InterSpac President Carlo Cottarelli feels that there is still a chance that the fan investment initiative can take off, but that it will need some kind of institutional support.

Speaking to Italian broadcaster Radio Nerazzurra, via FCInterNews, the economist and Inter fan explained that there is plenty of support and willingness to invest in the Nerazzurri, but that it cannot go forward without either an institutional investment or support from Suning.

Over the past couple years, Cottarelli has been trying to move forward with his InterSpac initiative, the aim of which would be to transition the ownership model of Inter to one where fans hold shares in the club.

The idea would be for the ownership model of the Nerazzurri, and then potentially also for other Italian clubs, to start to resemble those of teams in the Bundesliga.

Cottarelli has managed to get some support for his project, but he admits that as long as existing Nerazzurri owners Suning don’t show any interest, or some other institutional investor doesn’t come forward, it would be very difficult for any more progress.

He explained that “InterSpac is an initiative to promote fan shareholding.”

“To summarize what we did almost two years ago, we sent out a questionnaire, asking Inter fans how much they would be willing to invest to become shareholders owning some small part of Inter,” he went on.

“80,000 Inter fans responded, and they indicated that they would be ready to invest a total of €200 million,” he continued.

“This is quite a lot, not least when you consider that we spent a total of around €4000 to advertise the initiative.”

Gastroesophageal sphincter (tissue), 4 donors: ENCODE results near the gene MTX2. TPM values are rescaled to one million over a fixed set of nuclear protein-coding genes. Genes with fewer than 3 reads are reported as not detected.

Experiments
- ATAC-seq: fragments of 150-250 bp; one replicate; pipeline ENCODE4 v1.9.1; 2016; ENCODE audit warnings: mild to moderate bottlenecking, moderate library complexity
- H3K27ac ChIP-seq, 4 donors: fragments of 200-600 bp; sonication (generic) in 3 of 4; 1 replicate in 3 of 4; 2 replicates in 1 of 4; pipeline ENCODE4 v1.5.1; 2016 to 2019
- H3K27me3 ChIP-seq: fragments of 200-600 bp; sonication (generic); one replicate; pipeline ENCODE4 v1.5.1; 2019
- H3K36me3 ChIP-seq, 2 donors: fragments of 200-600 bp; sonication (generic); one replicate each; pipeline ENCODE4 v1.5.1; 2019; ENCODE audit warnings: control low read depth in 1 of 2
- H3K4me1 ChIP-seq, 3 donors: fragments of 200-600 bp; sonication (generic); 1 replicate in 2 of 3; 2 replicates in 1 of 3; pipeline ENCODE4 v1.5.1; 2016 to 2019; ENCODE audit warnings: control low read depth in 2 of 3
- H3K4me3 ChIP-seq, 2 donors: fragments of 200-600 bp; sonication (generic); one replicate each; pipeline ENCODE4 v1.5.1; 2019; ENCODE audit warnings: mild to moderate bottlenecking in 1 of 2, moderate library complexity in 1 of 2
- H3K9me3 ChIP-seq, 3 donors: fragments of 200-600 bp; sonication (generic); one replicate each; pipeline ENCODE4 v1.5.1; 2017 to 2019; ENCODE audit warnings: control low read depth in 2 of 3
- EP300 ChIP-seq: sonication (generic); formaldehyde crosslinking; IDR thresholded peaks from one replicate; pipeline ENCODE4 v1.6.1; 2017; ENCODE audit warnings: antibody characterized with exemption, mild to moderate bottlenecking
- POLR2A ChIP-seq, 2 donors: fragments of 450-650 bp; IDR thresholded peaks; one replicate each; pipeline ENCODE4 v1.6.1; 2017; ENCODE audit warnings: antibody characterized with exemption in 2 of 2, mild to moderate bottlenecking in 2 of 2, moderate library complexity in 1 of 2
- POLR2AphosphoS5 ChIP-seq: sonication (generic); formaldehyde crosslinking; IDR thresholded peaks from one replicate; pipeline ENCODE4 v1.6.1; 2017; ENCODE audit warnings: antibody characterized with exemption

“Perhaps with a bigger advertising campaign we could reach an even higher amount, I know that many Inter fans haven’t even heard of our project,” Cottarelli explained.

“However, even assuming that it reaches double that amount, or €500 million, this would be nowhere near the amount needed to ‘buy’ Inter and also repay the club’s debt,” he continued.

“As a matter of fact, one of the main aims of our project has always been to see whether the fans would be able to make a contribution that would, above all, help reduce the debt of a club that has a lot of it.”

“If the debt were to be reduced, then there would be savings on interest costs, I think around €30 million per year,” Cottarelli predicted.

“We think, and we also have empirical evidence support this, that a stronger link between the club and the fans would also be created, and so in that sense you would increase the revenues,” he continued.

“The problem is that all of this would only possible if we were to either find an agreement with the club, or with some institutional investor who would be able to at least match our amount, or €500 million,” Cottarelli said.

“Or even more than that, because that’s the evaluation, when you talk about a club like Inter, and also all the debts that it has then the evaluation can reach as high as €1 billion.”

“We approached the club twice initially, actually,” he said.

“But the owners do not seem to be interested at all at the moment.”

“We’ve been trying to find foreign investors, we’re still looking,” Cottarelli said.

“So the idea isn’t dead,” he went on, “but it’s clear that with only the money that comes from fans, whether small, medium, or large investments, we wouldn’t be able to move forward with those amounts alone.”

“We need someone who believes in the project and has more financial muscle like an institutional investor, or we need an owner who believes in the project,” Cottarelli noted.